FLM Step 28: The Weakonomist on assembling a financial team

In honor of Financial Literacy Month, we created a microsite that offers 30 simple steps to financial wellness–one for each day of the month. To enrich the experience, we asked some amazing people to guest post during the month on a topic that is related to the day’s step. Their dedication to financial literacy is truly inspiring! Today, The Weakonomist talks about assembling a financial team.

So you're getting your finances in order, but you haven't yet mastered all aspects of financial literacy. That's okay, none of us ever do. We can make our financial lives easier though by establishing a team of trusted advisors to help out. To help make better sense of who you need and when, let's compare your financial team to a football team.

Quarterback: You are the quarterback. The quarterback is in charge of every play on the field. They decide who to throw the ball to, if they should pass it off to someone else, if they should make a run for it themselves, or perhaps throw the ball away and start over. You are in charge of your own financial destiny. You decide who gets what and when, and that decision should always be yours and yours alone.

Center: The center is the big guy who hikes the ball to the quarterback at the start of the play. Your tax advisor is your center. Before you (as the quarterback) ever see the ball on each play, it must pass through the center's legs, just like before you ever get paid you pay taxes to the government. Your tax advisor can help you with setting up the proper withholding taxes, and help you at your annual or quarterly tax meetings to optimize your returns. After the ball is hiked, the center will also help protect you from the other team trying to get you. By the same token your tax advisor will help protect you just in case the IRS or some other regulatory agency has a problem with your tax filings.

Guard: Another protector of the ball and quarterback is the guard. He lines up next to the center. The guard in your financial life is the lawyer. Your lawyer will help protect you and your assets from all the governments (and relatives) that may come after you. There are lawyers that specialize in estate planning, bankruptcy, and any other legal matters you may need to attend to. Make sure you find one that is a specialist in your area.

Running Back: Many plays the quarterback will run rely on the running back. He stands behind or beside the quarterback and can do a variety of tasks. He can block, run the ball, and go out for a pass. The versatility of the running back is akin to the versatility you can get with a financial planner. Your financial planner can help you with investments, debt management, estate planning, budgeting, and even taxes.

I recommend finding a Certified Financial Planner (CFP) as they are required to meet education, experience, and ethics requirements. If you have assets around or above $500,000 consider finding a CFP that is also a member of NAPFA; they are the National Association of Personal Financial Advisors and they only work on a fee basis, as opposed to a commissioned position.

Wide Receiver: Sometimes the line breaks through and all your guards aren't able to protect you from the overload. You've got nowhere else to turn but to look down field. You throw up a Hail Mary pass. Your ball is caught by the wide receiver! This is your credit counselor. Despite our hopes to not to rely on a credit counselor, they are there when you need them and can often get you out of the tightest spots of your finances.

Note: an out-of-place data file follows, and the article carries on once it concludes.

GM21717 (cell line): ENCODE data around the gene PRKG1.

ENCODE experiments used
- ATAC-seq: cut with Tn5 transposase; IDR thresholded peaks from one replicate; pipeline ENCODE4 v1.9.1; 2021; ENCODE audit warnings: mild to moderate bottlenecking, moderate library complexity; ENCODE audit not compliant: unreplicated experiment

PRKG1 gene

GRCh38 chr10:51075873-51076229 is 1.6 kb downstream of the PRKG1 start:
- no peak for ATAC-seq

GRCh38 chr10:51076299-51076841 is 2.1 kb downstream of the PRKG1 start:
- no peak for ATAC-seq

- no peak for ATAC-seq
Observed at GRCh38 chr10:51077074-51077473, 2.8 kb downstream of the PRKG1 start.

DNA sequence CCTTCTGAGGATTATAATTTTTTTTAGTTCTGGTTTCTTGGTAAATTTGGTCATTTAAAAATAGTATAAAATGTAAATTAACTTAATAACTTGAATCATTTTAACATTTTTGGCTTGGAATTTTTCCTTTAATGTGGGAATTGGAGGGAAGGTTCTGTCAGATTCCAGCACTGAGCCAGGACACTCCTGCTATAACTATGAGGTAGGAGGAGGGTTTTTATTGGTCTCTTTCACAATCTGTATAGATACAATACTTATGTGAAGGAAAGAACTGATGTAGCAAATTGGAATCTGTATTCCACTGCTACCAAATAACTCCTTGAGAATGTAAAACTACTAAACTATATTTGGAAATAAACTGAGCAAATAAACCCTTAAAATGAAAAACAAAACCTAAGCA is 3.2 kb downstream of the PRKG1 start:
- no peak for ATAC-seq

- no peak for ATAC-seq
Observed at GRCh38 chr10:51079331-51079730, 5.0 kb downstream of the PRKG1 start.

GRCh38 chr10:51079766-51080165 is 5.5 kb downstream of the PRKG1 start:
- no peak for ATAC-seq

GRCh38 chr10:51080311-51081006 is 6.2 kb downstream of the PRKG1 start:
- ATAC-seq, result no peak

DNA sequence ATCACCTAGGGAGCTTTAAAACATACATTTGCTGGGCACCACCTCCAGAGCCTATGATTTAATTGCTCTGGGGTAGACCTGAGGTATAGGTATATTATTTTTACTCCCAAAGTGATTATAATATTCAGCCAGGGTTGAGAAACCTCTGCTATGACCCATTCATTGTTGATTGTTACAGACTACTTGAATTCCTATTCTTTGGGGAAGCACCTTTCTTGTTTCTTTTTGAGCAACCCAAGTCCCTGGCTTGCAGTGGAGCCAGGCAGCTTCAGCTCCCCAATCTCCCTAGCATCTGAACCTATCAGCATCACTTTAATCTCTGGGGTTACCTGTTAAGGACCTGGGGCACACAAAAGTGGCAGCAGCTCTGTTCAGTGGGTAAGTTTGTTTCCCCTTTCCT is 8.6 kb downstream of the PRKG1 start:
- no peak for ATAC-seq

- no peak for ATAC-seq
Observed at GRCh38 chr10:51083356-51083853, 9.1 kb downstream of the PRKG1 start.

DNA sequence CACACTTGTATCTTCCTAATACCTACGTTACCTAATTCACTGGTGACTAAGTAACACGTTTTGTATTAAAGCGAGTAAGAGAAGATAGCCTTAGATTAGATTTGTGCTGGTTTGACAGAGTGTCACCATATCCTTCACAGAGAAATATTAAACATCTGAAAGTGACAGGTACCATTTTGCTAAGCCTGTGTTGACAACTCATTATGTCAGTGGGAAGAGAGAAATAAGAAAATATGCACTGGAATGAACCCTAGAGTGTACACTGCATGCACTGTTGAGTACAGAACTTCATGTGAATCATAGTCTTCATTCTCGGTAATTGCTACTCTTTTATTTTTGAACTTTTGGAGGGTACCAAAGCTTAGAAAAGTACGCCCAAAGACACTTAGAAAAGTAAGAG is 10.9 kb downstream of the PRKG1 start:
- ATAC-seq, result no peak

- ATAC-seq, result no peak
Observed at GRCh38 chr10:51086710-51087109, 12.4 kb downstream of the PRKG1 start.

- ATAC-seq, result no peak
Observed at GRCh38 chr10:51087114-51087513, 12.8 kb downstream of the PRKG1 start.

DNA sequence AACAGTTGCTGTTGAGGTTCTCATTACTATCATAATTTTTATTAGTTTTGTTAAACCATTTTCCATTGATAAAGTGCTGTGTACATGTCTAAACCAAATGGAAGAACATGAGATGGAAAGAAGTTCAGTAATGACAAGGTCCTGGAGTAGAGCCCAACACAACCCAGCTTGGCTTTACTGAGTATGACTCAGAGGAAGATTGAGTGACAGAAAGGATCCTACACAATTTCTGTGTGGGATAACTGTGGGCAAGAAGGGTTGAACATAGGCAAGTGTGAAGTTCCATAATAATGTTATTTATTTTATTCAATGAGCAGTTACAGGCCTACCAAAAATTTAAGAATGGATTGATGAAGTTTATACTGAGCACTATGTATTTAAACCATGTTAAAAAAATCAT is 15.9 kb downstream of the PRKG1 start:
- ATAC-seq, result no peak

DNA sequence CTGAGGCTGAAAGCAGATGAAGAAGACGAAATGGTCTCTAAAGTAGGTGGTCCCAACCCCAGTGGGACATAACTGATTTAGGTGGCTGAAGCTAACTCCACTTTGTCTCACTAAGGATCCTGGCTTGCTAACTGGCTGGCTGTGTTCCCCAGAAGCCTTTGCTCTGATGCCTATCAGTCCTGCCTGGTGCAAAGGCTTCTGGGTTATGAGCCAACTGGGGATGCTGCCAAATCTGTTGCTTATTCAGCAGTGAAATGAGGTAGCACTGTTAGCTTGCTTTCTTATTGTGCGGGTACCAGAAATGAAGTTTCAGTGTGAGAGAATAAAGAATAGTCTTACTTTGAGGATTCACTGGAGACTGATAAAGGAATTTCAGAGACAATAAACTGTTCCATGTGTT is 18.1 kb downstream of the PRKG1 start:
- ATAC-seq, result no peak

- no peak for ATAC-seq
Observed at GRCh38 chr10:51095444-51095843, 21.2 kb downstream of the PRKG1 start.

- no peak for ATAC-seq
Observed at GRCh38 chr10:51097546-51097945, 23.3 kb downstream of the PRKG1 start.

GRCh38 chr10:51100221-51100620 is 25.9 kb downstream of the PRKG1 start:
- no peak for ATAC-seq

Remember a team is only as good as the individual players on your side. The positions I listed above aren't everyone you may need on your team to keep your financial house in order. You want to surround yourself with friends and family that support you in this journey.

T he Weakonomist fell in love with finance at an academic level and then migrated his way into personal finance. Read more on his blog Weakonomics.com.


Kim McGrigg is the former Manager of Community and Media Relations for MMI.

  • The Consumer Federation of America (CFA) is an association of nonprofit consumer organizations that was established in 1968 to advance the consumer interest through research, advocacy, and education. Today, nearly 300 of these groups participate in the federation and govern it through their representatives on the organization's Board of Directors.

  • Since 2007, the Homeownership Preservation Foundation (HPF) has served as a trusted, neutral source of information for more than eight million homeowners. They are partnered with, and endorsed by, numerous major government agencies, including the U.S. Department of Housing and Urban Development and the Department of the Treasury.

  • The mission of the U.S. Department of Housing and Urban Development (HUD) is to create strong, sustainable, inclusive communities and quality affordable homes for all. HUD works to strengthen the housing market in order to bolster the economy and protect consumers; meet the need for quality affordable rental homes; utilize housing as a platform for improving quality of life; and build inclusive and sustainable communities free from discrimination.

  • The Council on Accreditation (COA) is an international, independent, nonprofit, human service accrediting organization. Their mission is to partner with human service organizations worldwide to improve service delivery outcomes by developing, applying, and promoting accreditation standards.

  • The National Foundation for Credit Counseling® (NFCC®), founded in 1951, is the nation’s largest and longest-serving nonprofit financial counseling organization. The NFCC’s mission is to promote the national agenda for financially responsible behavior, and build capacity for its members to deliver the highest-quality financial education and counseling services.